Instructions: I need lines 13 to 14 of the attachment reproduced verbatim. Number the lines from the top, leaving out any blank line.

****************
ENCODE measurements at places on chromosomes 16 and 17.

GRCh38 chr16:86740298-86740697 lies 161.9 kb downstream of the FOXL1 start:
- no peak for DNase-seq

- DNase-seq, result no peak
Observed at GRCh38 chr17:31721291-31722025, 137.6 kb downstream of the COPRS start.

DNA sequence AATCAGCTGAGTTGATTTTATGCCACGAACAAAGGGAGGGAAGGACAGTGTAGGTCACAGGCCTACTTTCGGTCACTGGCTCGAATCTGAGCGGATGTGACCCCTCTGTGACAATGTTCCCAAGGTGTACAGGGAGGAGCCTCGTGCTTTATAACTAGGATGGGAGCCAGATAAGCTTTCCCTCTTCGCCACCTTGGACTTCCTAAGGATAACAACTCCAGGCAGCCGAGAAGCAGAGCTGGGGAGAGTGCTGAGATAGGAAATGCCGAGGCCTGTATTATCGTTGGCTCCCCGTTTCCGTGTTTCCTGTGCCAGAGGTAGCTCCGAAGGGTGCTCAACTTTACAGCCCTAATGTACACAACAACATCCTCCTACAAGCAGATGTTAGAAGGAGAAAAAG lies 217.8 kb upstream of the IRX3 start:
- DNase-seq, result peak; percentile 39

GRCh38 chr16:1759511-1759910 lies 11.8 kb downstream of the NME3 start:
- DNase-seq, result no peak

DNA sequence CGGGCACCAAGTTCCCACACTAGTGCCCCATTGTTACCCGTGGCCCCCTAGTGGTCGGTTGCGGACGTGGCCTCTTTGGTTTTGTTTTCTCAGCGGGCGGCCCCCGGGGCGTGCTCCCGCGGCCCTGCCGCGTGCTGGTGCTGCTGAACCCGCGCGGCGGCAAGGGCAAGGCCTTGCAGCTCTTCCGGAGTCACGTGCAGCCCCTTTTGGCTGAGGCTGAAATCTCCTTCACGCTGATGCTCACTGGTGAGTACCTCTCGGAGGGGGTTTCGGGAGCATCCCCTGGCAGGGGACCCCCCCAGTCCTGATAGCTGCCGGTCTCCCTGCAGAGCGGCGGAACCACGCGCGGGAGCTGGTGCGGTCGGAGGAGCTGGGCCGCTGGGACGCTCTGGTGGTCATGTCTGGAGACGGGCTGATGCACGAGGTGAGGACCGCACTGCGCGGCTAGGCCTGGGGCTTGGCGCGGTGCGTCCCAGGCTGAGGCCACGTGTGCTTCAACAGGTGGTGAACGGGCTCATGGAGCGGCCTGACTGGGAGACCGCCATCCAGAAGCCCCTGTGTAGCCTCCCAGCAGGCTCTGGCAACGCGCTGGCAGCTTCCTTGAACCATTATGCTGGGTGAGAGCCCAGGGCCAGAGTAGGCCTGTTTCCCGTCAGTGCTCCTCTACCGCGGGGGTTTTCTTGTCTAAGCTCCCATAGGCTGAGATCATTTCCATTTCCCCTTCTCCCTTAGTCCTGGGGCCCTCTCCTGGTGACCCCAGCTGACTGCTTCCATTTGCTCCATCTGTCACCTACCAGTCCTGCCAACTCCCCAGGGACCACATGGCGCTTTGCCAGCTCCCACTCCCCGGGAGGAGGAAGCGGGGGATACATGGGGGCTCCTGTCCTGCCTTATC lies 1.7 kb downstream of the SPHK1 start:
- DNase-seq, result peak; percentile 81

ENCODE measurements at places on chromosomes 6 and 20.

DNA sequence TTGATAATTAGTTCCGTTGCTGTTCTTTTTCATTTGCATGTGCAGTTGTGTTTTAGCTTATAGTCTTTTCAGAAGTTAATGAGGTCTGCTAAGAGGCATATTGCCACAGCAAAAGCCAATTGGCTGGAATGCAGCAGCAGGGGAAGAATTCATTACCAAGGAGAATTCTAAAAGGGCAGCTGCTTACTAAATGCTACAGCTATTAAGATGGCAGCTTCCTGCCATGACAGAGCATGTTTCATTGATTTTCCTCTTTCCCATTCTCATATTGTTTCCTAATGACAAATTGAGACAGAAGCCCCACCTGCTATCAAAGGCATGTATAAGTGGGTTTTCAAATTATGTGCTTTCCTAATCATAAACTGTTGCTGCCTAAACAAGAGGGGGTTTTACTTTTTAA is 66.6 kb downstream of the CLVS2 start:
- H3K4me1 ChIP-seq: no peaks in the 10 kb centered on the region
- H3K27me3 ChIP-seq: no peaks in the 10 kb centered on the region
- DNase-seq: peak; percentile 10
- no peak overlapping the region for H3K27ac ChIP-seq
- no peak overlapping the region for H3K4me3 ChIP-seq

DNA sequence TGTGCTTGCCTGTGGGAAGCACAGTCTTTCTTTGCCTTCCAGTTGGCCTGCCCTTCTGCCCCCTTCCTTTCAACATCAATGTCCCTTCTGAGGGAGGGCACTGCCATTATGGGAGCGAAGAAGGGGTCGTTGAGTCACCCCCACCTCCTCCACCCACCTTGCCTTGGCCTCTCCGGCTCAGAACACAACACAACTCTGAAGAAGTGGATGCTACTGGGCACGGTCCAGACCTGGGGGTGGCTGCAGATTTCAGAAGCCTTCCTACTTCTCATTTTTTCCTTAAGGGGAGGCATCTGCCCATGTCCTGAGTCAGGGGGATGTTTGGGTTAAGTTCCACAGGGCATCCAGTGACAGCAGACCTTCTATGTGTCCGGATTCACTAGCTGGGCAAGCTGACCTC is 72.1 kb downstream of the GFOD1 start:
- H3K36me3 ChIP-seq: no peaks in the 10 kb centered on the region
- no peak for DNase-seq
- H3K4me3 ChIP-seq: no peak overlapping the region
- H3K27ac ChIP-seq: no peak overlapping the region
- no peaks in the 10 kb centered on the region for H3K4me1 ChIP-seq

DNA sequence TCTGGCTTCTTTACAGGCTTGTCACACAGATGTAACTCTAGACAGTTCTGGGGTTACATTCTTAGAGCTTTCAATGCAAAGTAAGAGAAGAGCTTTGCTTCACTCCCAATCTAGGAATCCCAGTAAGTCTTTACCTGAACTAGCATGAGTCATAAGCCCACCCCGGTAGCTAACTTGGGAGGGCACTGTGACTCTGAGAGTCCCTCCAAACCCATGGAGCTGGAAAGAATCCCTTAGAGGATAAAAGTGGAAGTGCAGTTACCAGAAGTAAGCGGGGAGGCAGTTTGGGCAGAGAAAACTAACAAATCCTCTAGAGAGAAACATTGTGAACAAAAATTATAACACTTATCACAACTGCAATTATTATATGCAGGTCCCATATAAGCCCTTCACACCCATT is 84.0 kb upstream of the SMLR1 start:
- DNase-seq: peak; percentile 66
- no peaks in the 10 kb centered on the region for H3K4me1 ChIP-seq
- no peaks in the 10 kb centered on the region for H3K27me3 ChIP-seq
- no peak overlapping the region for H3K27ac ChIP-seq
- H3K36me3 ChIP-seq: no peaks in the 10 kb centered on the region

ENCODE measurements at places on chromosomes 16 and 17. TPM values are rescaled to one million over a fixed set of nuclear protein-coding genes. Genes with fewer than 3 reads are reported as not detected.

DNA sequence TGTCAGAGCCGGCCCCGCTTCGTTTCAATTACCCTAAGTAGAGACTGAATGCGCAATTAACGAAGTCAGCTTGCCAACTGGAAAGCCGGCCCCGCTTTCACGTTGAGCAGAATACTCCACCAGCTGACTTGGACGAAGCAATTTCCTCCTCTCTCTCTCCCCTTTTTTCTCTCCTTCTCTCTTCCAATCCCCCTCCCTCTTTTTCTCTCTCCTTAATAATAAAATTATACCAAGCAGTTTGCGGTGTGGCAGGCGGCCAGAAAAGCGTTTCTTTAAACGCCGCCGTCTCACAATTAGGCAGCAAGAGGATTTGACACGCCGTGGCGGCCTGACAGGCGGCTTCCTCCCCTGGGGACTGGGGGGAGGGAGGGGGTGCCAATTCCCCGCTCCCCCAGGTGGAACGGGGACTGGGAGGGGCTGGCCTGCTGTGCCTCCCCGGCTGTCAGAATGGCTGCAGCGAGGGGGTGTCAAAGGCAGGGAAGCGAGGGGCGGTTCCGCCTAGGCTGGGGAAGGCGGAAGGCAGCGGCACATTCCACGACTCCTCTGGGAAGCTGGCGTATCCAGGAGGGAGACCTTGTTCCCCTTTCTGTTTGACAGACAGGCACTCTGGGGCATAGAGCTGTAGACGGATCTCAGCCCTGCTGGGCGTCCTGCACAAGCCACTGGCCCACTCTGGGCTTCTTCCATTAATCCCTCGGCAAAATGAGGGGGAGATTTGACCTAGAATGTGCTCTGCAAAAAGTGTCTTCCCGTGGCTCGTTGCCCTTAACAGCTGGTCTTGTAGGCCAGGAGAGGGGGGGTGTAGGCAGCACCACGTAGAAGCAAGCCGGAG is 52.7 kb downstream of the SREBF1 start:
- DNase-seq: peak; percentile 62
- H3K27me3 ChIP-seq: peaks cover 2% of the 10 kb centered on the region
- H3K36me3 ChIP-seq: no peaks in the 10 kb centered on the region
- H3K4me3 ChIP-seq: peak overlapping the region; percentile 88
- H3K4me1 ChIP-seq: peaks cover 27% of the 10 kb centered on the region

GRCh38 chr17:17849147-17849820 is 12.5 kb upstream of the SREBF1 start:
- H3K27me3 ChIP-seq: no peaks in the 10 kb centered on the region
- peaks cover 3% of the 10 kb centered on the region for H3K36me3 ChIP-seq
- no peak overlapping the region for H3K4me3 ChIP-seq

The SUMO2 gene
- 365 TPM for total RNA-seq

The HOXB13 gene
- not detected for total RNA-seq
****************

DNA sequence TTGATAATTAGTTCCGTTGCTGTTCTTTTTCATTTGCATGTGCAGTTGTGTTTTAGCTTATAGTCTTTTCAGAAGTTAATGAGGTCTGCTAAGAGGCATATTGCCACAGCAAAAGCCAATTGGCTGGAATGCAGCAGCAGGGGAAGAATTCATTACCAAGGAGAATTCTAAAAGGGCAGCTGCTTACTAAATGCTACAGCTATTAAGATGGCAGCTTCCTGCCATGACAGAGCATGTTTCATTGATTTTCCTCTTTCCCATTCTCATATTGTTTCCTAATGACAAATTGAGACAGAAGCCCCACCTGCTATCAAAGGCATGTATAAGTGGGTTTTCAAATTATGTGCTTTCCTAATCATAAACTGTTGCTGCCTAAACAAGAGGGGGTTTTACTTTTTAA is 66.6 kb downstream of the CLVS2 start:
- H3K4me1 ChIP-seq: no peaks in the 10 kb centered on the region